Hormone Replacement Therapy, Sustained-Release Sodium Fluoride in the Treatment of the Elderly With Established Osteoporosis

Updated: Jun 18, 2020

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This study aims to determine the safety and effectiveness of fluoride in increasing spinal bone mass and reducing spinal fractures in older women with established osteoporosis, who may be using hormone replacement therapy. A comparison was made between a combination of sustained-release sodium fluoride, calcium citrate, and cholecalciferol (SR-NaF group) and calcium and cholecalciferol alone (control group). Due to the fact that estrogen use is popularly used by postmenopausal women for numerous reasons, for example, as a hormone replacement therapy, current estrogen use was allowed but patients were specifically arranged to ensure equal distribution between groups.

Osteoporosis is a widespread condition affecting older generations, particularly postmenopausal women who may be using hormone replacement therapy. Bone turnover may also increase with aging. Currently, there are no official anabolic or bone-forming agents to treat osteoporosis. Such therapies influence bone mass through the stimulation of osteoblastic activity, resulting in increased bone mass. Sodium fluoride is known to stimulate bone formation and when given in low doses, bone mass is increased and risk for vertebral fractures is reduced in osteoporosis sufferers, including postmenopausal women who may be receiving hormone replacement therapy. However, the efficacy and safety of sodium fluoride is uncertain.

Analyses of patients with osteoporosis who may be using hormone replacement therapy treated with constant and/or high-dose sodium fluoride have shown that risk for vertebral fractures was unaffected compared with that of controls, despite increases in spinal bone mass in the sodium fluoride-treated group. Furthermore, increased numbers of nonvertebral fractures in sodium fluoride-treated patients lead to concern about impaired bone quality and reduced bone strength. Additionally, serious side effects have been associated with sodium fluoride.

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Findings from this study show that the combination therapy consisting of sustained-release sodium fluoride, calcium, and cholecalciferol in older women with established osteoporosis who may be using hormone replacement therapy significantly reduced the risk for subsequent vertebral fractures compared with cholecalciferol and calcium therapy alone. The redistribution of bone mass from other sites to the spine has been a common concern with sodium fluoride therapy. These results also show considerable biochemical changes in markers of bone turnover and resorption in osteoporosis sufferers who may be using hormone replacement therapy, receiving only calcium citrate and cholecalciferol.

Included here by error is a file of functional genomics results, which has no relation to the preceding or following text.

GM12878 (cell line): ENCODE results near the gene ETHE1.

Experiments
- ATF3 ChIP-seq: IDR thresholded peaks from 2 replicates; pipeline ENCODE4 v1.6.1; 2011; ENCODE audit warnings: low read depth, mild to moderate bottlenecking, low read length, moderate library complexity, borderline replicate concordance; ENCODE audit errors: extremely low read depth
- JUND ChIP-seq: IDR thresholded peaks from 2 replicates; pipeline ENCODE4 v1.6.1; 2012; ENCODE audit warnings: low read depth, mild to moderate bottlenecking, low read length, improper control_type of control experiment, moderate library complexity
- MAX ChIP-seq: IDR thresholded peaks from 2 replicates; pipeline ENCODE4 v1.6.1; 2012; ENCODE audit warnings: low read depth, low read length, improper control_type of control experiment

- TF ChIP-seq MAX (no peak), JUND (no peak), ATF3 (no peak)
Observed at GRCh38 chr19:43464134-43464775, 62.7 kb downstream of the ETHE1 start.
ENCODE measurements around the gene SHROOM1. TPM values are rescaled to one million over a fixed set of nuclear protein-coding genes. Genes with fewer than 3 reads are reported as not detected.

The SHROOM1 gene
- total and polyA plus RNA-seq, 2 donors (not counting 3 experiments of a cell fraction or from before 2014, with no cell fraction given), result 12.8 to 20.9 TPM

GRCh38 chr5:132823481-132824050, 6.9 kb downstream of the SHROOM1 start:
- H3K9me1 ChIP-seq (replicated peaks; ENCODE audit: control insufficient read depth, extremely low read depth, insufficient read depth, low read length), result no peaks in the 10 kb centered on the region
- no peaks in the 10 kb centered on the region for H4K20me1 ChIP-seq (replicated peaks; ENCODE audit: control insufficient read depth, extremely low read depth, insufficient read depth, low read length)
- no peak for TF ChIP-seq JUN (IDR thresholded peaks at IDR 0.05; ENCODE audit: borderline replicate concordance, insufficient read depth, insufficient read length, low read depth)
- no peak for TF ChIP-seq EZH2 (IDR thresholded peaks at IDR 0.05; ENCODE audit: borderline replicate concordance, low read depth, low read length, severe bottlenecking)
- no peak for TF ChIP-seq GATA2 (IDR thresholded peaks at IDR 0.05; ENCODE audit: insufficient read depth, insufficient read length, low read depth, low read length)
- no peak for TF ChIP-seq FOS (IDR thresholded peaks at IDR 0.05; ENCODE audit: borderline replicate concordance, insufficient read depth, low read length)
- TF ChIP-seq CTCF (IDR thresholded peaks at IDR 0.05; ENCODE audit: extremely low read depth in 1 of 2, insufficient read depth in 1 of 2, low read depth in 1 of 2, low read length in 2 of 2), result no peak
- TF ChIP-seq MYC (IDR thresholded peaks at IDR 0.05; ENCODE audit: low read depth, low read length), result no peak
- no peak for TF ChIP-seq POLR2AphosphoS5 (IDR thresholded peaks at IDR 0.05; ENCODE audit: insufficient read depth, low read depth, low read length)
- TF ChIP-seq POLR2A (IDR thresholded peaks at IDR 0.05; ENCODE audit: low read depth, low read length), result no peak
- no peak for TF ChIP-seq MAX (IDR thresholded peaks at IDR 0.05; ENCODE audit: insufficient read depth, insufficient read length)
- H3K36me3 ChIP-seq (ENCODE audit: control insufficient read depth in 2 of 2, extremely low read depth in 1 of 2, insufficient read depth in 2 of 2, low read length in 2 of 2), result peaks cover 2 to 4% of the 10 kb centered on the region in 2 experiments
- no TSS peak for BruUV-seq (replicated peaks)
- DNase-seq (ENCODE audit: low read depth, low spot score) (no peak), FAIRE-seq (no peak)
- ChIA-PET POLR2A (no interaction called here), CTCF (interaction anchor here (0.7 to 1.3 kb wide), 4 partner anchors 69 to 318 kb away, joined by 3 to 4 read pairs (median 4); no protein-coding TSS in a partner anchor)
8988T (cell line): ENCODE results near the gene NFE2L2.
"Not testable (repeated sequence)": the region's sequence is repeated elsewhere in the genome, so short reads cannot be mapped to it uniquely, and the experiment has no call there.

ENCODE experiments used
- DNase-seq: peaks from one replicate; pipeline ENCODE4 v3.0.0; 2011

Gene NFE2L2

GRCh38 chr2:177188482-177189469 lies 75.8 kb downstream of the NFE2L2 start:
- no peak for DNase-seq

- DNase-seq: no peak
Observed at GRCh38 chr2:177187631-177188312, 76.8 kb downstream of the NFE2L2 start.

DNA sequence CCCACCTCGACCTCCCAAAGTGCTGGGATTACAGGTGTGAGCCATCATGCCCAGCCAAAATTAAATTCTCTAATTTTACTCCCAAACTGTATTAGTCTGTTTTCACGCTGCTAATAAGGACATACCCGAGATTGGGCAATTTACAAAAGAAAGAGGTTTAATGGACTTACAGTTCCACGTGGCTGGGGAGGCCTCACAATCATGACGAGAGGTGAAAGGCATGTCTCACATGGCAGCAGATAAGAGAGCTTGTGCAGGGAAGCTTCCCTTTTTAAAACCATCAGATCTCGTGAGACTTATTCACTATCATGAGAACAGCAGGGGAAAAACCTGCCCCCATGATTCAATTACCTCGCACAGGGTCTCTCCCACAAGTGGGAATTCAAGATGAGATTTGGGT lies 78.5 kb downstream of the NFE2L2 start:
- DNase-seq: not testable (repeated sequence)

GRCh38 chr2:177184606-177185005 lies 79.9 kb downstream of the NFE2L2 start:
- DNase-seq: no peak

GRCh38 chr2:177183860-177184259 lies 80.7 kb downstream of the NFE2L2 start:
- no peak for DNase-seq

It would be worth investigating whether or not a stronger antiresorptive agent, such as a bisphosphonate or estrogen, possibly as a hormone replacement therapy, would have had more therapeutic value. The small subgroup of patients already receiving estrogen, possibly as a hormone replacement therapy, did not appear to affect response to therapy.

When parathyroid hormone (PTH) was given with estrogen in postmenopausal women with osteoporosis, urinary N-telopeptide and serum osteocalcin levels quickly increased compared with an estrogen-only group. This implies that anabolic bone agents such as fluoride and PTH could influence bone metabolism by increasing bone turnover via osteoblastic stimulation or recruitment, directly or indirectly.

These findings support the use of sustained-release sodium fluoride with calcium and cholecalciferol in treating elderly women with established osteoporosis who may have received or be receiving hormone replacement therapy. Such results suggest this combination of therapy carefully lowers the risk for vertebral fractures by stimulating new bone formation by fluoride-mediated increased osteoblastic activity. This data also reinforces earlier findings which focused on combining bone-forming and antiresorptive agents in the treatment of osteoporosis.